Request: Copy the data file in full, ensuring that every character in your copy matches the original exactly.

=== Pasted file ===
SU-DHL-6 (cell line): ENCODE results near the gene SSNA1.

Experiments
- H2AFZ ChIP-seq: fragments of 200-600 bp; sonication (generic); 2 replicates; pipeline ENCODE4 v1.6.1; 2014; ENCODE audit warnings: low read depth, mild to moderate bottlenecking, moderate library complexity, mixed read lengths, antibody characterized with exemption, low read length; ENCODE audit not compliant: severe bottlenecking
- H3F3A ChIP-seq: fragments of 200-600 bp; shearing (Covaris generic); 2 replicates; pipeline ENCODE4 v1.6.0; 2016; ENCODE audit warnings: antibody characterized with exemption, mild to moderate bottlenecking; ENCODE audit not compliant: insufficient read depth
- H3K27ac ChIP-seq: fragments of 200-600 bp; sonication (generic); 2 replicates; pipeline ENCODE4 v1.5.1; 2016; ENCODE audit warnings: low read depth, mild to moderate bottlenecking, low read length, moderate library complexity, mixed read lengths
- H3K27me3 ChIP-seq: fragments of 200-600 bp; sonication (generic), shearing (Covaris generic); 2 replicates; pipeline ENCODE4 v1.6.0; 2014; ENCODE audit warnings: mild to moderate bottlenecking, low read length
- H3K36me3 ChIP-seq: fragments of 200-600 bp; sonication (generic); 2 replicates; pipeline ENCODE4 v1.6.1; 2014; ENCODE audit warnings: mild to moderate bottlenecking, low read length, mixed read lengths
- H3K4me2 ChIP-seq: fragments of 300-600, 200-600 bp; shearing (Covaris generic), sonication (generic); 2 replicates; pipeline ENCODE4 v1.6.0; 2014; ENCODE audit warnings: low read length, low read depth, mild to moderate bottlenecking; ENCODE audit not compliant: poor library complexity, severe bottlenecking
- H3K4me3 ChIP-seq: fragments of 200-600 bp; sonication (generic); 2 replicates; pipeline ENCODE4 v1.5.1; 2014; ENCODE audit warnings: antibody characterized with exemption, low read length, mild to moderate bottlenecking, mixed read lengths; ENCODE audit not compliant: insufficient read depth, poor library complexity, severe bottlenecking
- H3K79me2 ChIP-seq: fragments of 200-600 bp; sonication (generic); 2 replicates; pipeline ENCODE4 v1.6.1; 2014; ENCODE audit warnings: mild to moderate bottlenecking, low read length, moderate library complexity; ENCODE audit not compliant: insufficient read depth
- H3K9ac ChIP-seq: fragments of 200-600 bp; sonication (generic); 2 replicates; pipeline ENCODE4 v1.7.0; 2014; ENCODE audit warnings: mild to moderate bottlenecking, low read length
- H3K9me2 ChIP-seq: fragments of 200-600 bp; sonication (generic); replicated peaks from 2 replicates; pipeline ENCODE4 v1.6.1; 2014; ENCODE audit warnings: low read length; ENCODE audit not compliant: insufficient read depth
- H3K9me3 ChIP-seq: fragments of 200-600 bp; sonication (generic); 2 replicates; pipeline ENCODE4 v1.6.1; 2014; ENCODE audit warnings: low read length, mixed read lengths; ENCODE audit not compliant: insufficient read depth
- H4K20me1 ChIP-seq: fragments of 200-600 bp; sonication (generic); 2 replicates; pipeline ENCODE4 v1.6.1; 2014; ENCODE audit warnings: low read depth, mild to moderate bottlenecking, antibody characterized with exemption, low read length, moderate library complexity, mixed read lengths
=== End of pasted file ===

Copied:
SU-DHL-6 (cell line): ENCODE results near the gene SSNA1.

Experiments
- H2AFZ ChIP-seq: fragments of 200-600 bp; sonication (generic); 2 replicates; pipeline ENCODE4 v1.6.1; 2014; ENCODE audit warnings: low read depth, mild to moderate bottlenecking, moderate library complexity, mixed read lengths, antibody characterized with exemption, low read length; ENCODE audit not compliant: severe bottlenecking
- H3F3A ChIP-seq: fragments of 200-600 bp; shearing (Covaris generic); 2 replicates; pipeline ENCODE4 v1.6.0; 2016; ENCODE audit warnings: antibody characterized with exemption, mild to moderate bottlenecking; ENCODE audit not compliant: insufficient read depth
- H3K27ac ChIP-seq: fragments of 200-600 bp; sonication (generic); 2 replicates; pipeline ENCODE4 v1.5.1; 2016; ENCODE audit warnings: low read depth, mild to moderate bottlenecking, low read length, moderate library complexity, mixed read lengths
- H3K27me3 ChIP-seq: fragments of 200-600 bp; sonication (generic), shearing (Covaris generic); 2 replicates; pipeline ENCODE4 v1.6.0; 2014; ENCODE audit warnings: mild to moderate bottlenecking, low read length
- H3K36me3 ChIP-seq: fragments of 200-600 bp; sonication (generic); 2 replicates; pipeline ENCODE4 v1.6.1; 2014; ENCODE audit warnings: mild to moderate bottlenecking, low read length, mixed read lengths
- H3K4me2 ChIP-seq: fragments of 300-600, 200-600 bp; shearing (Covaris generic), sonication (generic); 2 replicates; pipeline ENCODE4 v1.6.0; 2014; ENCODE audit warnings: low read length, low read depth, mild to moderate bottlenecking; ENCODE audit not compliant: poor library complexity, severe bottlenecking
- H3K4me3 ChIP-seq: fragments of 200-600 bp; sonication (generic); 2 replicates; pipeline ENCODE4 v1.5.1; 2014; ENCODE audit warnings: antibody characterized with exemption, low read length, mild to moderate bottlenecking, mixed read lengths; ENCODE audit not compliant: insufficient read depth, poor library complexity, severe bottlenecking
- H3K79me2 ChIP-seq: fragments of 200-600 bp; sonication (generic); 2 replicates; pipeline ENCODE4 v1.6.1; 2014; ENCODE audit warnings: mild to moderate bottlenecking, low read length, moderate library complexity; ENCODE audit not compliant: insufficient read depth
- H3K9ac ChIP-seq: fragments of 200-600 bp; sonication (generic); 2 replicates; pipeline ENCODE4 v1.7.0; 2014; ENCODE audit warnings: mild to moderate bottlenecking, low read length
- H3K9me2 ChIP-seq: fragments of 200-600 bp; sonication (generic); replicated peaks from 2 replicates; pipeline ENCODE4 v1.6.1; 2014; ENCODE audit warnings: low read length; ENCODE audit not compliant: insufficient read depth
- H3K9me3 ChIP-seq: fragments of 200-600 bp; sonication (generic); 2 replicates; pipeline ENCODE4 v1.6.1; 2014; ENCODE audit warnings: low read length, mixed read lengths; ENCODE audit not compliant: insufficient read depth
- H4K20me1 ChIP-seq: fragments of 200-600 bp; sonication (generic); 2 replicates; pipeline ENCODE4 v1.6.1; 2014; ENCODE audit warnings: low read depth, mild to moderate bottlenecking, antibody characterized with exemption, low read length, moderate library complexity, mixed read lengths